Ford Makes Major Changes at the Top
To put it in bullet points, this morning Ford announced:
- Jim Farley, who has been leading the company’s New Businesses, Technology & Strategy Team, is now chief operating officer
- Hau Thai-Tang, who is the company’s chief product development and purchasing officer, will continue with that portfolio and is now running Enterprise Product Line Management and connectivity
- Joe Hinrichs, president, Automotive, is retiring
To put it in non-bullet points:
When Ford announced its fourth-quarter earnings this week, they were not “earnings” so much as losses, as in approximately $1.7 billion in Q4.
Jim Farley. He introduces Mustangs. He drives Mustangs. And now he is Ford COO. (Images: Ford)
Speaking to that and how 2019 turned out, Ford president and CEO Jim Hackett acknowledged: “Financially, the company’s 2019 performance was short of our original expectations, mostly because our operational execution – which we usually do very well – wasn’t nearly good enough. We recognize, take accountability for and have made changes because of this.”
One of the issues that the company had was what is generally termed a “botched launch” of the Ford Explorer at the Chicago Assembly Plant.
The forthcoming Ford Mach-E is getting lots of buzz, but the Explorer makes lots of money for the corporation.
As Hinrichs had been in charge of operations, perhaps the “We recognize, take accountability for and have made changes” goes to Hinrichs’ retirement.
Farley has been with Ford since 2007. Prior to that, he’d been with Toyota for some 17 years. I got to know him when he was in charge of launching Scion, and I’ve learned that he is nothing if not a passionate and committed individual. In his time at Ford he’s checked the boxes in terms of international assignments, literally having had major responsibilities in essentially every market.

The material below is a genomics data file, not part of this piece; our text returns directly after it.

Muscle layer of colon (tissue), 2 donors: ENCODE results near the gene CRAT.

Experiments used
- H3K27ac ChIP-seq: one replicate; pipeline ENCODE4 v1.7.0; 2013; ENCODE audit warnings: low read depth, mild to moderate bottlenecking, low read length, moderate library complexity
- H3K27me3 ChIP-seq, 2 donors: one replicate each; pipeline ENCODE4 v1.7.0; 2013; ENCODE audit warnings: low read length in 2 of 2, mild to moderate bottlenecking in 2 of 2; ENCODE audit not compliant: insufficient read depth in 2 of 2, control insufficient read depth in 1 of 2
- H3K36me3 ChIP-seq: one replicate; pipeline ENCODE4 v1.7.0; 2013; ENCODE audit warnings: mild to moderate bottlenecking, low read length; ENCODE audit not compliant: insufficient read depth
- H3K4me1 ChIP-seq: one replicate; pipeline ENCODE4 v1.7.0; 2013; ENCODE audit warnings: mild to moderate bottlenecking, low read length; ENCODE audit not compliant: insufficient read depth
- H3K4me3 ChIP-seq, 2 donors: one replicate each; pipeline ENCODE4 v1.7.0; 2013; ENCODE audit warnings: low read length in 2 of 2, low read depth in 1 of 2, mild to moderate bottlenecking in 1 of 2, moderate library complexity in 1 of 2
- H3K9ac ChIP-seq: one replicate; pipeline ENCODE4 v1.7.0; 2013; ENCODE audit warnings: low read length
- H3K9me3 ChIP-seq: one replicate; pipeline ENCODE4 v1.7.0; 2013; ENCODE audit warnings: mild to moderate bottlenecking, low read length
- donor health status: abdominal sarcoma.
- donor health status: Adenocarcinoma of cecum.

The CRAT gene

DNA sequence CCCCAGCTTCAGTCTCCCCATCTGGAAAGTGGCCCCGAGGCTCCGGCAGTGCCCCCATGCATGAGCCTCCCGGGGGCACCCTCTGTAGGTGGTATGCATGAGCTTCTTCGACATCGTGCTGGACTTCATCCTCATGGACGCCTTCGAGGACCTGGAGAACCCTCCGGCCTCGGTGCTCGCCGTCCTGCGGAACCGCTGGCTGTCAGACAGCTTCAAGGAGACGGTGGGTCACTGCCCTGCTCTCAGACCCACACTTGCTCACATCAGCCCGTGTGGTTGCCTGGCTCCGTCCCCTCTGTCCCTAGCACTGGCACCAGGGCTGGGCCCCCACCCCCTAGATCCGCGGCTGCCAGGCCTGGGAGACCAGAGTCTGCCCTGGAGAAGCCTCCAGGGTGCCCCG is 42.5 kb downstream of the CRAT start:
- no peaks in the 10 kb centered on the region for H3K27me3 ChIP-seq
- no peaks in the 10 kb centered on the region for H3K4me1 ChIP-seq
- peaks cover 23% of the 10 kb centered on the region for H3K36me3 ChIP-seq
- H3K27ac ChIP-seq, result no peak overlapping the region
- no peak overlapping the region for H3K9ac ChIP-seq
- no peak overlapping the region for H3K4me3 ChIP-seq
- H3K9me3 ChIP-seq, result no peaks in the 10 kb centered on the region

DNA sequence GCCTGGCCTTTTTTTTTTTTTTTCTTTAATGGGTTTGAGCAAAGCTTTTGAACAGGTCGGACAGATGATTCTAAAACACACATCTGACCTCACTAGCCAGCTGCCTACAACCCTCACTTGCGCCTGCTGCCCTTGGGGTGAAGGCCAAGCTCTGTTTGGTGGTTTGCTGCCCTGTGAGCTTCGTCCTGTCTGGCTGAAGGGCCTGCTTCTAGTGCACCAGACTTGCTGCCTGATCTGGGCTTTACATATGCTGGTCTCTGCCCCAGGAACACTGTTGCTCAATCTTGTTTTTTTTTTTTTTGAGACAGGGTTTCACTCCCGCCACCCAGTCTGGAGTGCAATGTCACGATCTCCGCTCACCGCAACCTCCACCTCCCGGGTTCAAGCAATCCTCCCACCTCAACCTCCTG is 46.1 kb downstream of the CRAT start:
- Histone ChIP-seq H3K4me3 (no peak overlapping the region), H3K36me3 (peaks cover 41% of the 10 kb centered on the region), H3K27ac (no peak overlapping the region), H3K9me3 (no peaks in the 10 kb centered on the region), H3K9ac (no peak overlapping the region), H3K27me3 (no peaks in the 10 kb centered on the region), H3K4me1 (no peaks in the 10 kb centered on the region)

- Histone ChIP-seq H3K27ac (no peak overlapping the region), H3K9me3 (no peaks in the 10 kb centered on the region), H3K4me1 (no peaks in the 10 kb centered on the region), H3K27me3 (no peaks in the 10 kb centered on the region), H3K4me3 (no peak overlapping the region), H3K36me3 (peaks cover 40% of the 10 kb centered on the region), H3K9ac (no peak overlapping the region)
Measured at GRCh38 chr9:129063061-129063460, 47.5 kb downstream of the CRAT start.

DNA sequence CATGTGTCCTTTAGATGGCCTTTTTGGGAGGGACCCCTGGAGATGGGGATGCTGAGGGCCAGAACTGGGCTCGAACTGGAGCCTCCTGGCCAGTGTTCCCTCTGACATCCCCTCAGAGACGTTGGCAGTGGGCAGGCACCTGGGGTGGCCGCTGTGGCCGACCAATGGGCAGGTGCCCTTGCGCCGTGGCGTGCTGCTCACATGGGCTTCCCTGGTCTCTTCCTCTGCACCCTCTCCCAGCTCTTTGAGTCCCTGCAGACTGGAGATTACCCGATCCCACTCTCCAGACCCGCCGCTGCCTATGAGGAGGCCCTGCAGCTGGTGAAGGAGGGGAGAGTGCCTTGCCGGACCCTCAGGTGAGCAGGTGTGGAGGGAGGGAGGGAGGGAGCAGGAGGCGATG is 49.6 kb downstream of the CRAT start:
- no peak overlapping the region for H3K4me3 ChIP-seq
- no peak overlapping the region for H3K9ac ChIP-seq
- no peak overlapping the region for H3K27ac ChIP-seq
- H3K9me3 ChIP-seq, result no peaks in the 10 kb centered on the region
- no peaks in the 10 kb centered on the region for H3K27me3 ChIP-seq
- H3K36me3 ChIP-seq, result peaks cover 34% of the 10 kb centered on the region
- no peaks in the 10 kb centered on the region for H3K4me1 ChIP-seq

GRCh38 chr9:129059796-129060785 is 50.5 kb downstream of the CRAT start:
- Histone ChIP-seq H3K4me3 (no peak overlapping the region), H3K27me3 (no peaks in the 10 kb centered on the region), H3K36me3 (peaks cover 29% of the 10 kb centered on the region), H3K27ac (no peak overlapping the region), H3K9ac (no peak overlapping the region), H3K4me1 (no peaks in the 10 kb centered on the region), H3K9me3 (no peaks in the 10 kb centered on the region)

Hau Tai-Tang. He knows vehicles. He knows technology. He knows how to put the two together.
Thai-Tang is, in my estimation, one of the smartest people in the auto industry, period. The 2005 Mustang—the car that brought the Mustang back to its pony car prowess—was developed under Thai-Tang’s leadership, as he was the chief engineer for that car.
He’s one of those people who has probably forgotten more about product development and performance than most people learn over an entire career. He is not just a “car guy” but someone who has a deep understanding of technology. Every time I’ve talked with him I’ve come away far more knowledgeable, which is not something I can say about some other execs.
Hinrichs. Smart. Affable. Retired.
And while I’ve not had the opportunity to come to know Hinrichs, I remember sitting at a table with him at a hospitality suite that Ford had setup during the 2012 North American Auto Show for journalists and some of its staff, a venue that was opened after the show floor had closed, a place where all, after an extremely long day, could relax with some food and beverages.
He was just back from his assignment as chairman and CEO of Ford China, which he’d had from November 2010 to December 2011. It struck me that here was a guy who was the consummate manufacturing professional, as in being someone who (1) knew the equipment, (2) knew the people side of things, (3) knew the business aspects, and (4) was one hell of a nice and engaging guy. The full package. The sort of guy that you’d want to run a company that makes things. Go figure.
When an employee breaks the rules, what should his or her boss do about it?It’s an important question because the answer can affect the employee’s future behavior, his department’s morale—even a company’s relationship with a union, if one is involved.Every manager, therefore, should review his disciplinary methods periodically to make sure they are producing the most constructive results.
This is the Case IH 8000 Series Austoft sugar cane harvester: According to CNH Industrial, which owns Case, in Brazil, where equipment like this is used, sugar cane harvesting, which had once been a labor-intensive process (as had been the production of cars and components), workers had been able to cut cane at a rate of up to 500 kg per hour.
A witch, a clown, a masked vigilante, and a doctor go into a studio. . . .